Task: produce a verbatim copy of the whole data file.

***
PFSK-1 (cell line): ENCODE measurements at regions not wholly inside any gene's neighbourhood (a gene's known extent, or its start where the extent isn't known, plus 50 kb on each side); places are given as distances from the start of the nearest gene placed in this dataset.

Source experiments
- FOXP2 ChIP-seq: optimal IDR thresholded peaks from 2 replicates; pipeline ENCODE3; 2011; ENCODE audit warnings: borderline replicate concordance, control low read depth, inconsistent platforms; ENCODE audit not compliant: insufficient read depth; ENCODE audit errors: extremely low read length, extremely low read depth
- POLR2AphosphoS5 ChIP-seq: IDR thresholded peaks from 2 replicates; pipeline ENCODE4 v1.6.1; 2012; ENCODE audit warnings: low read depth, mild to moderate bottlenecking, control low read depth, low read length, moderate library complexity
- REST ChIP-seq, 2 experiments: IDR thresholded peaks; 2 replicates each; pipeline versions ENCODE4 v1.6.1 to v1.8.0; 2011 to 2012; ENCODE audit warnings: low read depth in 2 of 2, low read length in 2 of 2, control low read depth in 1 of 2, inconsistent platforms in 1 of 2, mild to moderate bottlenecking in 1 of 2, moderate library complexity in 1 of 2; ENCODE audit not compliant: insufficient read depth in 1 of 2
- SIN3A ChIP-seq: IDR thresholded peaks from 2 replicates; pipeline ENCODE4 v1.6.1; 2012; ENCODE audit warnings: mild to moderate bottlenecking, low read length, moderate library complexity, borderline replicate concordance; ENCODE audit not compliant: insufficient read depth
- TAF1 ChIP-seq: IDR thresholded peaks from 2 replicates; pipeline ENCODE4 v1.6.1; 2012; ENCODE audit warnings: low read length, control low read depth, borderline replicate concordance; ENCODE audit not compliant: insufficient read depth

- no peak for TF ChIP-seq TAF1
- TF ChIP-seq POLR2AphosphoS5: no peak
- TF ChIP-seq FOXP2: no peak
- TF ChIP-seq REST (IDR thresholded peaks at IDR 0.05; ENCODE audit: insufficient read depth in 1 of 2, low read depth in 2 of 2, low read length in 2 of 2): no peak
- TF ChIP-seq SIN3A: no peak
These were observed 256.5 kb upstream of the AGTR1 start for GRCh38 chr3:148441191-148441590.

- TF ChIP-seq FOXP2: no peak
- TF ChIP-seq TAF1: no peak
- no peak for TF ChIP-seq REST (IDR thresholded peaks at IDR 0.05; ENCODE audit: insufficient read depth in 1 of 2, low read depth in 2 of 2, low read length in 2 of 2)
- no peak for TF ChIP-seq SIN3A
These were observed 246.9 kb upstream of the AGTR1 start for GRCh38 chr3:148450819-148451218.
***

PFSK-1 (cell line): ENCODE measurements at regions not wholly inside any gene's neighbourhood (a gene's known extent, or its start where the extent isn't known, plus 50 kb on each side); places are given as distances from the start of the nearest gene placed in this dataset.

Source experiments
- FOXP2 ChIP-seq: optimal IDR thresholded peaks from 2 replicates; pipeline ENCODE3; 2011; ENCODE audit warnings: borderline replicate concordance, control low read depth, inconsistent platforms; ENCODE audit not compliant: insufficient read depth; ENCODE audit errors: extremely low read length, extremely low read depth
- POLR2AphosphoS5 ChIP-seq: IDR thresholded peaks from 2 replicates; pipeline ENCODE4 v1.6.1; 2012; ENCODE audit warnings: low read depth, mild to moderate bottlenecking, control low read depth, low read length, moderate library complexity
- REST ChIP-seq, 2 experiments: IDR thresholded peaks; 2 replicates each; pipeline versions ENCODE4 v1.6.1 to v1.8.0; 2011 to 2012; ENCODE audit warnings: low read depth in 2 of 2, low read length in 2 of 2, control low read depth in 1 of 2, inconsistent platforms in 1 of 2, mild to moderate bottlenecking in 1 of 2, moderate library complexity in 1 of 2; ENCODE audit not compliant: insufficient read depth in 1 of 2
- SIN3A ChIP-seq: IDR thresholded peaks from 2 replicates; pipeline ENCODE4 v1.6.1; 2012; ENCODE audit warnings: mild to moderate bottlenecking, low read length, moderate library complexity, borderline replicate concordance; ENCODE audit not compliant: insufficient read depth
- TAF1 ChIP-seq: IDR thresholded peaks from 2 replicates; pipeline ENCODE4 v1.6.1; 2012; ENCODE audit warnings: low read length, control low read depth, borderline replicate concordance; ENCODE audit not compliant: insufficient read depth

- no peak for TF ChIP-seq TAF1
- TF ChIP-seq POLR2AphosphoS5: no peak
- TF ChIP-seq FOXP2: no peak
- TF ChIP-seq REST (IDR thresholded peaks at IDR 0.05; ENCODE audit: insufficient read depth in 1 of 2, low read depth in 2 of 2, low read length in 2 of 2): no peak
- TF ChIP-seq SIN3A: no peak
These were observed 256.5 kb upstream of the AGTR1 start for GRCh38 chr3:148441191-148441590.

- TF ChIP-seq FOXP2: no peak
- TF ChIP-seq TAF1: no peak
- no peak for TF ChIP-seq REST (IDR thresholded peaks at IDR 0.05; ENCODE audit: insufficient read depth in 1 of 2, low read depth in 2 of 2, low read length in 2 of 2)
- no peak for TF ChIP-seq SIN3A
These were observed 246.9 kb upstream of the AGTR1 start for GRCh38 chr3:148450819-148451218.